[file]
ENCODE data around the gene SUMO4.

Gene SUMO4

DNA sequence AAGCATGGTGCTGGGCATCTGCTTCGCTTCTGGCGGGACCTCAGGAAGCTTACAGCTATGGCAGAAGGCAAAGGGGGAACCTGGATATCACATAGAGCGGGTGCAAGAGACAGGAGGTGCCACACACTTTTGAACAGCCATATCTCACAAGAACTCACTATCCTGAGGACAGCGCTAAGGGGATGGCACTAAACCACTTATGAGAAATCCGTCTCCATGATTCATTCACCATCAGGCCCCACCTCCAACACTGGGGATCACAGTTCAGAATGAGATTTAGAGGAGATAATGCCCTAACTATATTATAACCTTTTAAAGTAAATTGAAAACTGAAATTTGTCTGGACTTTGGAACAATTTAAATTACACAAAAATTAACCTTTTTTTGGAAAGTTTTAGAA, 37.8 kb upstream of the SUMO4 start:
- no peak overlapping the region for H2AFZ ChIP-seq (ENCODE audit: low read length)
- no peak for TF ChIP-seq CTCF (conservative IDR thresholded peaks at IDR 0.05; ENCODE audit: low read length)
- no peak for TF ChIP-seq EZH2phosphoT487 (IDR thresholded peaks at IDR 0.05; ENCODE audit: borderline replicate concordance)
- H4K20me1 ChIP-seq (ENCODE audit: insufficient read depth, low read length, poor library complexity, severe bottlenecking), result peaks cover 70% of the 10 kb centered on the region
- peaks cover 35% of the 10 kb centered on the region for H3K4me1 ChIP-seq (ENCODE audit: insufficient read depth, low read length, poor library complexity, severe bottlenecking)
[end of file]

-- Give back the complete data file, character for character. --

ENCODE data around the gene SUMO4.

Gene SUMO4

DNA sequence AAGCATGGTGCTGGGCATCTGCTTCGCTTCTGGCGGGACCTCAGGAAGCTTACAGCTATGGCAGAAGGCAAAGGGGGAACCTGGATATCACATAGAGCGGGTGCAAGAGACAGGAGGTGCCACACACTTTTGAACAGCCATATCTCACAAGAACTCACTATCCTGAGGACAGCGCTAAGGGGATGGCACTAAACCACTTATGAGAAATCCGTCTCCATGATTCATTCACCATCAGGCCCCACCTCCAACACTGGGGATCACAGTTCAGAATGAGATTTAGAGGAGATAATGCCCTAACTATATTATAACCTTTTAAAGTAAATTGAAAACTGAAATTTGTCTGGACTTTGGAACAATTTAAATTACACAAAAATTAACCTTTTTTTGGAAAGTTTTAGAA, 37.8 kb upstream of the SUMO4 start:
- no peak overlapping the region for H2AFZ ChIP-seq (ENCODE audit: low read length)
- no peak for TF ChIP-seq CTCF (conservative IDR thresholded peaks at IDR 0.05; ENCODE audit: low read length)
- no peak for TF ChIP-seq EZH2phosphoT487 (IDR thresholded peaks at IDR 0.05; ENCODE audit: borderline replicate concordance)
- H4K20me1 ChIP-seq (ENCODE audit: insufficient read depth, low read length, poor library complexity, severe bottlenecking), result peaks cover 70% of the 10 kb centered on the region
- peaks cover 35% of the 10 kb centered on the region for H3K4me1 ChIP-seq (ENCODE audit: insufficient read depth, low read length, poor library complexity, severe bottlenecking)